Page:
Construction: Seismic upgrading, building renovations
reach all-time peak
Diane Ainsworth, Public Affairs
to be a little dusty and noisy this year with campus construction
at an all-time high. Approximately $235 million worth of building
renovations, seismic upgrading, new facilities, walkways, bike
paths and landscaping projects will be under way, keeping everyone
on their toes.
Hall is all wrapped up in scaffolding as part of a seismic
retrofit project. Scenes like this are more likely on campus
in the next few years as a major infrastructure development
effort gets under way. (Peg Skorpinski photo)
facelift, which promises to restore and upgrade the aging campus,
is in full swing. About 1 million square feet of space will
be under construction at the beginning of the fall semester,
much of it involving seismic retrofitting and state-of-the-art
techniques to preserve historic buildings such as the Hearst
Memorial Mining Building.
including the Dwinelle Film Studies Theater, Doe Library, Edwards
Stadium, Zellerbach Hall, McCone Hall, Haas Pavilion and the
Hearst Field Annex temporary relocation quarters - all complex
tasks to tackle with minimal disruption - were completed in
the past year. All were accomplished under the most difficult
of circumstances, in the midst of approximately 44,000 daily
campus users, 6,000 cars, circuitous detours, public events
and constant visitor tours.
capital budget - currently about $515 million in public and
private funding - is making all of this possible. The flagship
campus of the UC system, the oldest and one of the smallest
in total acreage, now expects about 900 construction workers
on campus each day by early 2001.
is critical to sustaining the preeminence of our faculty and
supporting the extraordinary work they do as we educate the
very best students of each generation," said Chancellor Robert
Berdahl. "The campus is aging, and it is vul-nerable to serious
damage from an earthquake. Those reasons alone are driving us
to improve the usefulness of our laboratories, upgrade our classrooms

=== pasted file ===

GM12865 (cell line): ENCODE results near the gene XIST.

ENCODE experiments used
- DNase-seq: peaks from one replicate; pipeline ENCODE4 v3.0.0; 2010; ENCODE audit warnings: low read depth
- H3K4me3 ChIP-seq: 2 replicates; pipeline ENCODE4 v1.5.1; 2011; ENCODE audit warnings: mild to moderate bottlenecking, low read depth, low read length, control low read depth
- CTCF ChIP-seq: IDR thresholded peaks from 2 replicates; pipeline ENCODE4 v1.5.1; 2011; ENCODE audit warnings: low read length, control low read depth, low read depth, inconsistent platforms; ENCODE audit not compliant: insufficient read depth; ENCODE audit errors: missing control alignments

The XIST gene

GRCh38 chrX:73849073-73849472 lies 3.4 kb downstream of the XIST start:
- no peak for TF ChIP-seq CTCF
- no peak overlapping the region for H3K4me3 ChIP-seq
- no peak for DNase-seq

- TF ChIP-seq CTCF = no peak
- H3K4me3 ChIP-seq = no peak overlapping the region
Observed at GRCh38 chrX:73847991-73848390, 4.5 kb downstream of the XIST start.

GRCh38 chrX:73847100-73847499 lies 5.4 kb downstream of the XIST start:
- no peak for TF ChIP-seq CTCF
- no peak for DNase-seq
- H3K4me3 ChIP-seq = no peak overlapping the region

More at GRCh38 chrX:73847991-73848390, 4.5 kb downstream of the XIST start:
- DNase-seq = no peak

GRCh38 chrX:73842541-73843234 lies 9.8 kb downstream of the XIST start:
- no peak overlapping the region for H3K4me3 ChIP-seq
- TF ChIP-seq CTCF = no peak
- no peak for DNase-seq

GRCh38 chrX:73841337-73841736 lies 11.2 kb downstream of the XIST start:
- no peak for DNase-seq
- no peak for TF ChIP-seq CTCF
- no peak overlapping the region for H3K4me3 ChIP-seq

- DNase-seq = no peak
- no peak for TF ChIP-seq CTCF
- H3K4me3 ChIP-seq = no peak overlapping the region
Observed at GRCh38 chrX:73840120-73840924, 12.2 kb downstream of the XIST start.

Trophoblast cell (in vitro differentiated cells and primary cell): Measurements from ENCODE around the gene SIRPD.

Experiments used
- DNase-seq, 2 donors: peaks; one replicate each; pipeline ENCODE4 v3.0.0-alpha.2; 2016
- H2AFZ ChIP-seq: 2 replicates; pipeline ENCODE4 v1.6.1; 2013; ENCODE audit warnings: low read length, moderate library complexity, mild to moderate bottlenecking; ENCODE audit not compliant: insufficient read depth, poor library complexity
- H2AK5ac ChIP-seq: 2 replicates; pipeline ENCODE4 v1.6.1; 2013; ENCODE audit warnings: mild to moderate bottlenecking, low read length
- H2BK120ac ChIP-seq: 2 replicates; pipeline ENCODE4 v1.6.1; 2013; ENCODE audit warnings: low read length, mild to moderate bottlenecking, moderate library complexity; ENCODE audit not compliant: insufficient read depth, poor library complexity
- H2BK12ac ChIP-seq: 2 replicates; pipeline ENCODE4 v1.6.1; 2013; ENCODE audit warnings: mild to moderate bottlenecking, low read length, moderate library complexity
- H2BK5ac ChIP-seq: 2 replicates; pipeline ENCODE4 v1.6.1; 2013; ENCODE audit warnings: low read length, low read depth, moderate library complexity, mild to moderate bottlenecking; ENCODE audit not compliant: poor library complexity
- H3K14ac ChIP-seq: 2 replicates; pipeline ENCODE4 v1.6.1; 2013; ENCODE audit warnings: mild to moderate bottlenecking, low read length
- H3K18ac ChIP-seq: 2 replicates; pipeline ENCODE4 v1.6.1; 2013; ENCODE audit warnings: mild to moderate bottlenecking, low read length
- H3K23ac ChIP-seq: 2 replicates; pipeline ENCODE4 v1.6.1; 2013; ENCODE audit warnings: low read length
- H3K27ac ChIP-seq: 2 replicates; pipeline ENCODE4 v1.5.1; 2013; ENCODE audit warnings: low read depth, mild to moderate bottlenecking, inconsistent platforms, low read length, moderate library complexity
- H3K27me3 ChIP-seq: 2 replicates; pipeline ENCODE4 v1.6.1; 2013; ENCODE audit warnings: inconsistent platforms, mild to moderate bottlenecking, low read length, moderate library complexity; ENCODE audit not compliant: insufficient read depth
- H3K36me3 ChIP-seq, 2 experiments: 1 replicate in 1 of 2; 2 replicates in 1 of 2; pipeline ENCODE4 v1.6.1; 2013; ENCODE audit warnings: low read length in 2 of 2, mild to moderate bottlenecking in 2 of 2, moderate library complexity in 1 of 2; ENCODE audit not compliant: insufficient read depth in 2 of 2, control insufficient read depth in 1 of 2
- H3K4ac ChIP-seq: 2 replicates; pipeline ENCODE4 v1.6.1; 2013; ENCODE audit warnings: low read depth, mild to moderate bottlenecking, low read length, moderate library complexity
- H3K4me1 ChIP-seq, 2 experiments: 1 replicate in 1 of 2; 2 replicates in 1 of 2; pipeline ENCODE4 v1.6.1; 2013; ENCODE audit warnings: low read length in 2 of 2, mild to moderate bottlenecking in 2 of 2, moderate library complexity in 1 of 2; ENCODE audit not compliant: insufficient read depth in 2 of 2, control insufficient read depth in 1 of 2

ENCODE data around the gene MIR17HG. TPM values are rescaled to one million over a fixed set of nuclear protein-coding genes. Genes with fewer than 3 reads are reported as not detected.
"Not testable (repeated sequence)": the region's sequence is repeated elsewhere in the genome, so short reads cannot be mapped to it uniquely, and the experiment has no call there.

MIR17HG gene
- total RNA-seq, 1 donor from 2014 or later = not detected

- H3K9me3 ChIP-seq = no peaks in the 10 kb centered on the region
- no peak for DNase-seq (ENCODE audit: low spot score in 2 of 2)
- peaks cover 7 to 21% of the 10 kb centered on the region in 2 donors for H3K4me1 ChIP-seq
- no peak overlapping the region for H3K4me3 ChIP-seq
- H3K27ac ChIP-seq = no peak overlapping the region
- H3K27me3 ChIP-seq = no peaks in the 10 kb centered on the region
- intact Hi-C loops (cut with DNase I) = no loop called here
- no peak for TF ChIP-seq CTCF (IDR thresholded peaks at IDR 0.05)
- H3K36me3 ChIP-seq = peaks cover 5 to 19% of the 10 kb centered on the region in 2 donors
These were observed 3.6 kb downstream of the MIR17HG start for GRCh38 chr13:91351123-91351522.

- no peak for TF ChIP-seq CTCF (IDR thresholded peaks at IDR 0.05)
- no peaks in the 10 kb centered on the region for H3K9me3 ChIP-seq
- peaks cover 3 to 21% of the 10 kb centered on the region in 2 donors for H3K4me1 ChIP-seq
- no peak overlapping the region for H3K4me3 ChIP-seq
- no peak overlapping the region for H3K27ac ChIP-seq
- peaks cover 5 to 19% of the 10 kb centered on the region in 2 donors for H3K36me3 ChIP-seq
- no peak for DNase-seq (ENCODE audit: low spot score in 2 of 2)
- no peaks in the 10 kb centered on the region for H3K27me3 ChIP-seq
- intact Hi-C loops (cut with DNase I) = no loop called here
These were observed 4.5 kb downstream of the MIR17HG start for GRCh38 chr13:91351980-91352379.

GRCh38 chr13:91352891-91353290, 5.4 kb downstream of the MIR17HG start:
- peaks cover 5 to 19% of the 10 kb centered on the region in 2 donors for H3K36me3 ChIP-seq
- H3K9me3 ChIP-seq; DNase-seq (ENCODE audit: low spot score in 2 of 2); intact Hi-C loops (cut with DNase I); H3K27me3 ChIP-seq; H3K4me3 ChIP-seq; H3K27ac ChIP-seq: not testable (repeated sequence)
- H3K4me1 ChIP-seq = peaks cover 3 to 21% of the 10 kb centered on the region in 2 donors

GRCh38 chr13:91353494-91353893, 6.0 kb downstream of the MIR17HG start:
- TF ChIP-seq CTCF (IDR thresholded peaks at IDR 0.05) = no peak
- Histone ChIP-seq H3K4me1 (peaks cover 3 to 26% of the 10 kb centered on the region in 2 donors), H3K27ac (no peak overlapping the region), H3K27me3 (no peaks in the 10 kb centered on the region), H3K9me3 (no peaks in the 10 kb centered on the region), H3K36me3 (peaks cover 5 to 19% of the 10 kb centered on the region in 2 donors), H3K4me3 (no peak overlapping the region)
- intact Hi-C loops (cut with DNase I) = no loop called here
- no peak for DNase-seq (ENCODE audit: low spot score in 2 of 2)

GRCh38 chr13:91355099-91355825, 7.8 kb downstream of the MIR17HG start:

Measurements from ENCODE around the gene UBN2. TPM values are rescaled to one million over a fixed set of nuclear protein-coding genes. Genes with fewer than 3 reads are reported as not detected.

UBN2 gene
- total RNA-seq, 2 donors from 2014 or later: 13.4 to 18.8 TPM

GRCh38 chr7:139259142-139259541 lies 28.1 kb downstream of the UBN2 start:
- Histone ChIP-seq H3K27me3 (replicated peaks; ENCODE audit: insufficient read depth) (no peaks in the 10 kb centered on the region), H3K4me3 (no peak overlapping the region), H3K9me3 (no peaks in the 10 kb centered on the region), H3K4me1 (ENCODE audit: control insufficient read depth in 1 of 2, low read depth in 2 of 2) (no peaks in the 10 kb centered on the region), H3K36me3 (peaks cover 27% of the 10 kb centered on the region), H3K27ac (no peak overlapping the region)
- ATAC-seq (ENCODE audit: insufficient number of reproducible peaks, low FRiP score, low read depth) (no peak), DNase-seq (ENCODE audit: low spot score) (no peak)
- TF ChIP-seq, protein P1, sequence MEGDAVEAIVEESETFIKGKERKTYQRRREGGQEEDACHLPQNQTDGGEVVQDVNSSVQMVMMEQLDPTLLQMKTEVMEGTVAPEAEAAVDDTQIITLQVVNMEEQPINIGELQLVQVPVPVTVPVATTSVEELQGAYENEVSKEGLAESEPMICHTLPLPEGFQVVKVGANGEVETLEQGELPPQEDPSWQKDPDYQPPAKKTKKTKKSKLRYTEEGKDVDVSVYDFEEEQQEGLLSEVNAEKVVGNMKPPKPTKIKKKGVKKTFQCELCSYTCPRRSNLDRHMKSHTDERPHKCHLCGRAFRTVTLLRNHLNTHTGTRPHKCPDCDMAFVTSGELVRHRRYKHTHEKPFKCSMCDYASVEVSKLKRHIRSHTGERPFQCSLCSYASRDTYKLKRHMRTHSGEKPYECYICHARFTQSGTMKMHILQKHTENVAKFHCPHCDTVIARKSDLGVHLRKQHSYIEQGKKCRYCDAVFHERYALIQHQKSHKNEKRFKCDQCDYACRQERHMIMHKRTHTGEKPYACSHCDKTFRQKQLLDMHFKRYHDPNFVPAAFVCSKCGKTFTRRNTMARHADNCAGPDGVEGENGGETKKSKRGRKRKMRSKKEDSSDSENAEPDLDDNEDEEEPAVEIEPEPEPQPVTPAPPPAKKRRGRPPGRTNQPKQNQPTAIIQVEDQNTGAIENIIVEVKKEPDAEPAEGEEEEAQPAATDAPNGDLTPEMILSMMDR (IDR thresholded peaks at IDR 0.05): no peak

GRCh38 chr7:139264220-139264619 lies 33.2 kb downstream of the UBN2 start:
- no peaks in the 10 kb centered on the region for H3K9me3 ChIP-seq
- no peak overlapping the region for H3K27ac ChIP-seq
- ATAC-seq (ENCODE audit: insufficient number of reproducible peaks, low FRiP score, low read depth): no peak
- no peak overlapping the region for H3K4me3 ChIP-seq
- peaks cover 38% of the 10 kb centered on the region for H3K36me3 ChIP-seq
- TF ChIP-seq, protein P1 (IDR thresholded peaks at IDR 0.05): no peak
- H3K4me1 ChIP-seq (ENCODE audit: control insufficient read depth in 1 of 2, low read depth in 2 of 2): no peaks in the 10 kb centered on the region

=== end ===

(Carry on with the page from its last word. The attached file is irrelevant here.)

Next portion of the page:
and address the very real issue of seismic safety."
is one of Berkeley's top priorities, since the campus sits on
top of the Hayward fault. But a backlog of deferred maintenance
projects, aimed at modernizing outdated buildings and adding
the necessary infrastructure - whether it be a new underground
fiber optic cable system for voice, data and video communication
or upgrading the university's steam and water distribution systems
- is also a priority.
the rare opportunity right now to replace and renew major facilities
and to build new structures that will affect the life of the
campus over the next 100 years," said Edward Denton, vice chancellor
of capital projects. "Our office is putting the tools in place
to ensure that all of our projects meet quality criteria that
will contribute to Berkeley's stature as a world-class center
for higher education."
On the south
side of campus, long known to be one of the most densely populated
areas west of the Mississippi, attention to urban design and
the unique needs of the area promise to transform a neighborhood
of 8,000 students. A thorough planning process with the city
of Berkeley, including extensive discussion with the community,
is about to come to fruition with the first of several new student
residences and other amenities, Denton said.
for the first phase of new apartment-style housing for 113 upper-division
students, to be built at College and Durant avenues, would begin
in June 2001, following approval by the UC Regents. Subsequent
projects on Channing Way and within Units 1 and 2 include housing